SSFF stands for Simple Signal File Format. SSFF defines a format for storing laboratory data files, libraries exist for C and C++ which allow reading, writing and manipulation of the data stored in this format.
SSFF was developed originally to provide an alternative to the ESPS (Entropic Signal Processing System) file format, which is proprietary. Not only is the ESPS file format documentation not publicly available, but the accessing of files using the ESPS libraries (currently the only way) involves the use of a draconian licence manager system.
The SSFF system is equivalent to the ESPS format in that files can be easily converted between the two systems. In this sense, SSFF provides an equivalent representation for the storing of data. The SSFF library, however, will read and write in both formats (given that the ESPS libraries are available). The SSFF library will also read files generated by the SpeechStation software on the IBM-PC and could be extended to read other file formats where appropriate.
Signal files hold data which is representative of, or derived from, analogue signals which measure real world phenomena. Examples are: sampled waveform data, spectrographic data, pitch data from speech and formant parameters.
Every signal file has a characteristic recording (or sampling) frequency and starting time; these are typically stored in a header prepended to the actual data. SSFF files can also store an arbitrary number of variables in the file header. These variables serve to provide additional information about the data in the file. Examples of variables that might be stored in an SSFF file include comments about the data, information about how the data was derived from other signals and labels relating to events in the data.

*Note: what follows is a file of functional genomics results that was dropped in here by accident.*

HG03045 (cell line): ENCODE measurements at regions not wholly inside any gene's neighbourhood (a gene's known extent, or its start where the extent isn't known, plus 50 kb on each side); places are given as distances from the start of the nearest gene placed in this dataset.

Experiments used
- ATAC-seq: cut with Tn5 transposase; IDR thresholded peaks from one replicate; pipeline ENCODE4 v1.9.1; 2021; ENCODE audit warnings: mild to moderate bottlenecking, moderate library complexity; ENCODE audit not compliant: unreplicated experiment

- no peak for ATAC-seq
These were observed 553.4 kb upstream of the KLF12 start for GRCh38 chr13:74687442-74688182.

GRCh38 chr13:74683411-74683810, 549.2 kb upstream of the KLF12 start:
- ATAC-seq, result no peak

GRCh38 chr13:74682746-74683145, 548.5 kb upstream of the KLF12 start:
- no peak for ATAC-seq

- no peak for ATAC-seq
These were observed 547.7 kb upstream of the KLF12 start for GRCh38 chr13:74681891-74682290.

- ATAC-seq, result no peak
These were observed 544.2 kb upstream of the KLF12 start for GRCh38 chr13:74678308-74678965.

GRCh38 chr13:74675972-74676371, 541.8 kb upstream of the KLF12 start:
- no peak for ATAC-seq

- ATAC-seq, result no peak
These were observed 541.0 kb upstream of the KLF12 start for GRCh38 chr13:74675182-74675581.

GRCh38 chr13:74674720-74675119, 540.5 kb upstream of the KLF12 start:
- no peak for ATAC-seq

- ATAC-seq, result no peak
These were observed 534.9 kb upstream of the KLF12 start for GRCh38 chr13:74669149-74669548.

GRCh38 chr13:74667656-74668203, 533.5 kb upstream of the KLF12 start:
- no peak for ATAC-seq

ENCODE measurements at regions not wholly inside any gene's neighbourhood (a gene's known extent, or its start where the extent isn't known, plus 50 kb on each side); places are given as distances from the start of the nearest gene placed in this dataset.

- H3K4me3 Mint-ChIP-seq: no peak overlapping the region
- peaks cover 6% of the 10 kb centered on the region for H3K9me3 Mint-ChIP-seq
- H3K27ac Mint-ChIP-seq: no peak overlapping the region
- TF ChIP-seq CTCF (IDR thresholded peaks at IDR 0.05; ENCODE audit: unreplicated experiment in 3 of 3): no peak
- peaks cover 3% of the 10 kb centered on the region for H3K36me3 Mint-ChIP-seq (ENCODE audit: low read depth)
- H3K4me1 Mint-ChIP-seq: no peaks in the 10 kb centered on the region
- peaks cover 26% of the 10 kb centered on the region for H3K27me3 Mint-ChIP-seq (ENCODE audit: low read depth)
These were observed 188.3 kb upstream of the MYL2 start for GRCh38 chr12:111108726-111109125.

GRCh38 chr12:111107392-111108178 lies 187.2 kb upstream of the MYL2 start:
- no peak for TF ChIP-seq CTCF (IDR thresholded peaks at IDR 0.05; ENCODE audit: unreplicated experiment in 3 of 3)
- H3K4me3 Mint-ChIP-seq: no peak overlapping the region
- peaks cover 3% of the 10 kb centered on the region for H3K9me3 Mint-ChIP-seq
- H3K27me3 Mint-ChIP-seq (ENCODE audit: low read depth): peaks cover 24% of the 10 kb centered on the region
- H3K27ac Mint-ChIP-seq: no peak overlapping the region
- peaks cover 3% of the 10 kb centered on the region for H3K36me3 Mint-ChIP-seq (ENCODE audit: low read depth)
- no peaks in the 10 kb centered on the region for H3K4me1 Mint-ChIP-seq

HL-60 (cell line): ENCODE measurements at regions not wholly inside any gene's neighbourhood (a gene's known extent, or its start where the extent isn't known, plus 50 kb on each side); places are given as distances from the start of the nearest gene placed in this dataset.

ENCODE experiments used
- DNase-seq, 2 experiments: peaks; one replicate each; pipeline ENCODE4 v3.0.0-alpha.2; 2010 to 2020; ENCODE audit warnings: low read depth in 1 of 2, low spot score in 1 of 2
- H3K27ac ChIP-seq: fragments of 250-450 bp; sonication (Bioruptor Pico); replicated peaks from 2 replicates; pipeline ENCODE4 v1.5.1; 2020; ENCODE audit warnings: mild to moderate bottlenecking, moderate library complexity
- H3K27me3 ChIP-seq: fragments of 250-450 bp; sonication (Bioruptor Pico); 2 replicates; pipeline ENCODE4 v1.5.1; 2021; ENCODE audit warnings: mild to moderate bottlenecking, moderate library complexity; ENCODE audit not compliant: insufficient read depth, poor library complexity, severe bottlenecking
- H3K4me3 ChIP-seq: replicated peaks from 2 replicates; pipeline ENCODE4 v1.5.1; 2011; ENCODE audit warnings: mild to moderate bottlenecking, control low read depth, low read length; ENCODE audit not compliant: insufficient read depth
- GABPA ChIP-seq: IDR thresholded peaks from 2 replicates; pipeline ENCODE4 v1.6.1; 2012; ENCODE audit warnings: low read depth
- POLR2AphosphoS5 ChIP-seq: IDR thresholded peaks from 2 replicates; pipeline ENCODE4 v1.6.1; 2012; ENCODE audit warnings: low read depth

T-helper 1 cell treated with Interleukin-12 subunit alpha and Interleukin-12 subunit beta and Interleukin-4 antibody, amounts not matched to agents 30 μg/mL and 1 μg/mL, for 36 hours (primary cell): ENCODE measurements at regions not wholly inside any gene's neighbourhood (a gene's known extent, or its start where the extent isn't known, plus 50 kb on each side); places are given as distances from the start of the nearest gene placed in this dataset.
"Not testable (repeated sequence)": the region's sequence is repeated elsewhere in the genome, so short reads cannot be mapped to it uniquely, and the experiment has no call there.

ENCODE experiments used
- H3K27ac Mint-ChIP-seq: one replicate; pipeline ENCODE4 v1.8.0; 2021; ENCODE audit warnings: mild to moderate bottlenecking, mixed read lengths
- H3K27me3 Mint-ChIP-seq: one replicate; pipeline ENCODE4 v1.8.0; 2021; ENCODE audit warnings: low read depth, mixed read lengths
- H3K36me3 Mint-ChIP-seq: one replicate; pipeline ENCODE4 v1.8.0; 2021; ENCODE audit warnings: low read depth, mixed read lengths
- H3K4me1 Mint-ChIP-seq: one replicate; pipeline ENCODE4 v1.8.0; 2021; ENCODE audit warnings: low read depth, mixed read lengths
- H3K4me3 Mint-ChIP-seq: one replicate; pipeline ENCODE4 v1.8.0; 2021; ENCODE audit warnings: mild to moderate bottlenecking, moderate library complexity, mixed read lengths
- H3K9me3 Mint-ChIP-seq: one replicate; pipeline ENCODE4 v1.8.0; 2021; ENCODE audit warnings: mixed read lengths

The data is stored in the files as fields. Each field has a dimensionality, like an array in a programming language, and also a type (e.g. integer, floating point, character etc.). A file may have an arbitrary number of fields, each with a different type. A record consists of a value for each field (and all dimensions) at a particular sample point. Each file can have an arbitrary number or records.
It makes a lot of sense to store all signal files in a common format. SSFF provides such a format, and is general enough to store most, if not all, parameters relating to speech. This means that the SSFF libraries can be used to access and manipulate all the data files, saving the programmer a lot of effort. Also, programs do not have to assume the value of items such as recording frequency etc. as this information is stored in the file. This allows signal processing programs to be more general, and hopefully more useful.
The SSFF system also allows for a degree of binary portability across machine platforms. For example, a binary signal file storing floating point data can be moved directly across to a PC environment, and read without further processing.
The SSFF system can store signal information in numeric or character form. Files can have an arbitrary number of fields, and generally the data is time related. However, the format can also be used to store lists of information of any sort. The fact that the headers can have any number of variables also means that as much information can be stored about the file as is desired. The random access facility of SSFF files make them suitable for storing information such as labels and diphone pairs for example. The SSFF format is analogous to a stored spreadsheet -- information is stored in a number of fields (columns) and these columns can be of any length.